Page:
• Wow, thanks Nick! Very interesting about the Bamboo salt. I will definitely have to try it out. Since I have started drinking coconut water for electrolytes (during exercise) and sometimes Vega Sport, I feel that I have solved at least part of the electrolyte/salt problem, however I have never taken any salts during exercise, mainly because of all the bad things I hear about salt in general. (The Bragg material I have read is very against any added salt) Of course, I don’t think Paul Bragg ran marathons, as far as I know. I have noticed that my body does seem to loose a lot of “salt” when I run because my body and clothes are covered in a thick layer of salt afterwards. Does this mean I am loosing too much of my salts and need to consume more during my runs? Maybe the Bamboo salt will help…?

            Also, does anyone know anything about Pedialyte??
            I know that Dean Karnazes uses it and talks about it frequently in his books. Has anyone tried running with this stuff and know if it is a healthy form of hydration?

            Many Thanks!

          • Ninja Nick says:

            @Ryan- The salts that I am referring too are not normal salts. the pH on them ranges between 9 and 12. while all other salt including sea and himalyan are under pH of 8. This is the true sodium that your body runs on with many other minerals included. you can taste the minerals in it, almost like sulfur flavor. In my opinion it is way more pure than anything on the market. Emergen-C and other sports drinks give you a ton of sugar. Even Coconut water is too fatty. Have you noticed sores in your mouth when you drink too much? (more than half a bottle). This is becuase your liver has to release the heat caused by trying to break that fat down. I have never had pedialyte so I dont know how it is. I’d say that if it contains sugar then dont do it. Again, your second best bet is vegetable juicing. If you cant do that then drink organic carrot juice or essential greens juice made by Evolution. they sell it at every market. If you want a cheap version of it then buy it at Trader Joes. Evolution makes it but Trader Joes private labels it and sells it for a couple bucks cheaper. Bueno Suerte Amigo!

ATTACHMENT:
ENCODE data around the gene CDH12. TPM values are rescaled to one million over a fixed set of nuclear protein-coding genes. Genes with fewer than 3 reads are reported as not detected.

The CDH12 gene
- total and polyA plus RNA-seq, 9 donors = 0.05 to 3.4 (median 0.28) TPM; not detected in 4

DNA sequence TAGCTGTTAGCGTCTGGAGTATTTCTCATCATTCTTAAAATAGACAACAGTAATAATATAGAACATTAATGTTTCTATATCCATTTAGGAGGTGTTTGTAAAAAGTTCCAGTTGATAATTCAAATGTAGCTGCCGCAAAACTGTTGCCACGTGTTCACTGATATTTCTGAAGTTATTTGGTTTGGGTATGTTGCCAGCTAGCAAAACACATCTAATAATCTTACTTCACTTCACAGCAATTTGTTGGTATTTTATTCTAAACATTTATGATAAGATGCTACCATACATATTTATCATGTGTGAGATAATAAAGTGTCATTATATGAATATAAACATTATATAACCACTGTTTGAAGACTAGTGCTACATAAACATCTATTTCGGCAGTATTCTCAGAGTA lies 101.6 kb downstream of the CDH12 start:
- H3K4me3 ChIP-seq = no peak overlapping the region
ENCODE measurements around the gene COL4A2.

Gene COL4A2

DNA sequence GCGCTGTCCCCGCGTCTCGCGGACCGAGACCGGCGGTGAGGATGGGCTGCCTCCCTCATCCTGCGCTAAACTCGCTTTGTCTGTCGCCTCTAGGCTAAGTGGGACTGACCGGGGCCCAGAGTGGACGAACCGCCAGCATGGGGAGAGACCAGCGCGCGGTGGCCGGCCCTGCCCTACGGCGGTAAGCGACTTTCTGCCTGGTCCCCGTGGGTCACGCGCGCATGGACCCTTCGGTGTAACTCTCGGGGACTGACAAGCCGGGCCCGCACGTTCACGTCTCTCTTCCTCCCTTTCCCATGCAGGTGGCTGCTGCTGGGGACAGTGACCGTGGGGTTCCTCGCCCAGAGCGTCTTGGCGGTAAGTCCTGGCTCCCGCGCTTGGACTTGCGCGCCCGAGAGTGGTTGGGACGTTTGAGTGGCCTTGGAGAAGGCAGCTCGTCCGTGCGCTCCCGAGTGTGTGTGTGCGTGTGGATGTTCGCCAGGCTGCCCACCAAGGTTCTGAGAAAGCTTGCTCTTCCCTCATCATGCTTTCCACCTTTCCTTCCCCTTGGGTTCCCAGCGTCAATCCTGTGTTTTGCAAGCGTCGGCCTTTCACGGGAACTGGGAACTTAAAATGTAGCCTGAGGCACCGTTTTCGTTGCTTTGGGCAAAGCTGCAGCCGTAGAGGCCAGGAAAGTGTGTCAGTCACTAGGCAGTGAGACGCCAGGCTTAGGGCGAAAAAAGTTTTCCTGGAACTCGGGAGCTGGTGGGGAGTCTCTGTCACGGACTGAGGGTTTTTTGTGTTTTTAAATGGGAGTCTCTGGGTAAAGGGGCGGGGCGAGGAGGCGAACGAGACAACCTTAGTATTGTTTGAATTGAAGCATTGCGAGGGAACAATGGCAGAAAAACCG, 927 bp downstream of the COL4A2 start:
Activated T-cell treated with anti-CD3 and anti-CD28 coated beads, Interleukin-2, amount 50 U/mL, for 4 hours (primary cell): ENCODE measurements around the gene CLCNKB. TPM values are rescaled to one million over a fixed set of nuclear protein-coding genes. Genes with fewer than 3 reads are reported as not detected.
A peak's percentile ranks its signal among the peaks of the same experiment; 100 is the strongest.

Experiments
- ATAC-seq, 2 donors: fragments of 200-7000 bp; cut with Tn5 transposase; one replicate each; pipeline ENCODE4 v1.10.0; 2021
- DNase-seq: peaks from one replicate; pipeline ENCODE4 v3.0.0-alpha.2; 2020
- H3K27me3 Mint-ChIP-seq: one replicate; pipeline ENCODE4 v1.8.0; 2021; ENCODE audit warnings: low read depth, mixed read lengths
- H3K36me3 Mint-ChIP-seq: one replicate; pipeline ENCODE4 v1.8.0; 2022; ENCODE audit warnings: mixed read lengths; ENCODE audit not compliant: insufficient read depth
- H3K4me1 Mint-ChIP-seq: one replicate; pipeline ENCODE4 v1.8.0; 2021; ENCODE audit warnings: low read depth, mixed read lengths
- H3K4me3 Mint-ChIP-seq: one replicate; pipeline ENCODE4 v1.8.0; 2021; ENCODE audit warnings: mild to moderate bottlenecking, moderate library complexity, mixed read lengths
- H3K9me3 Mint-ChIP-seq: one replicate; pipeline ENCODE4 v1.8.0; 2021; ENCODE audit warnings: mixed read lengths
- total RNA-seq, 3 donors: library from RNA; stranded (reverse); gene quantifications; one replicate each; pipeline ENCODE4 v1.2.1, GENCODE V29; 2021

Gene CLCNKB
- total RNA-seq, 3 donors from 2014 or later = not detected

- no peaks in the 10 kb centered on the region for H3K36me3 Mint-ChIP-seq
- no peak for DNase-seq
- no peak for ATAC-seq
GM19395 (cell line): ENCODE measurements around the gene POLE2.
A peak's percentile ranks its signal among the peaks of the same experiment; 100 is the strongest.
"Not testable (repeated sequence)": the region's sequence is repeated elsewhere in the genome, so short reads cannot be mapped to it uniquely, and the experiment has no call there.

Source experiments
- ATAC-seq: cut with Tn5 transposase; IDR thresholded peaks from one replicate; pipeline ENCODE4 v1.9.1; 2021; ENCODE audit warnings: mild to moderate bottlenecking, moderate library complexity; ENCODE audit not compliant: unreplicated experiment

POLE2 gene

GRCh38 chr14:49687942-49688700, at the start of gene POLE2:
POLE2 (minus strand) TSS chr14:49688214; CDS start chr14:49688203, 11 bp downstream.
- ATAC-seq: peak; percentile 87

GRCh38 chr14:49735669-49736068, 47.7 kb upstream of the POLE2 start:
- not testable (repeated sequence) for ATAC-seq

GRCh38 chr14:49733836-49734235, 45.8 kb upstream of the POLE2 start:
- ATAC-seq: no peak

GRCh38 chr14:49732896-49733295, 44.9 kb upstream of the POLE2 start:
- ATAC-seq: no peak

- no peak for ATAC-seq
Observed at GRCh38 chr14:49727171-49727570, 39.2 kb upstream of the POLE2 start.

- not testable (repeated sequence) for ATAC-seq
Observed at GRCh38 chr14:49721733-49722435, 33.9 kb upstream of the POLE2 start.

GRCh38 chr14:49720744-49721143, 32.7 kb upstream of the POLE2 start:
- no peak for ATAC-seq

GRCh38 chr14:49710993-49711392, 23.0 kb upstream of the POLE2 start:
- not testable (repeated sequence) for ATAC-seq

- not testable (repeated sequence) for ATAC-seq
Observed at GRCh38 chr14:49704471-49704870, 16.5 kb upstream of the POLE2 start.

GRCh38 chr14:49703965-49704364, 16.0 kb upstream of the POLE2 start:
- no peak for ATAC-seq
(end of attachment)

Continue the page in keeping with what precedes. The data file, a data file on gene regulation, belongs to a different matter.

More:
19. Great post, Matt! I really like your ‘back to basics’ approach. Healthy eating is not as complicated as most people think. It’s so good to read that I don’t need to go Paleo and force tons of meat down my throat, to get great results (like those of my meat-loving friends).
    I want to disagree with one point, though: “Don’t eat anything your grandmother or great-grandmother wouldn’t recognize as food.” – These days, I eat tofu, chickpeas, sesame seeds, sea weed, quinoa, etc. My grandma would NOT consider those things as food! ;)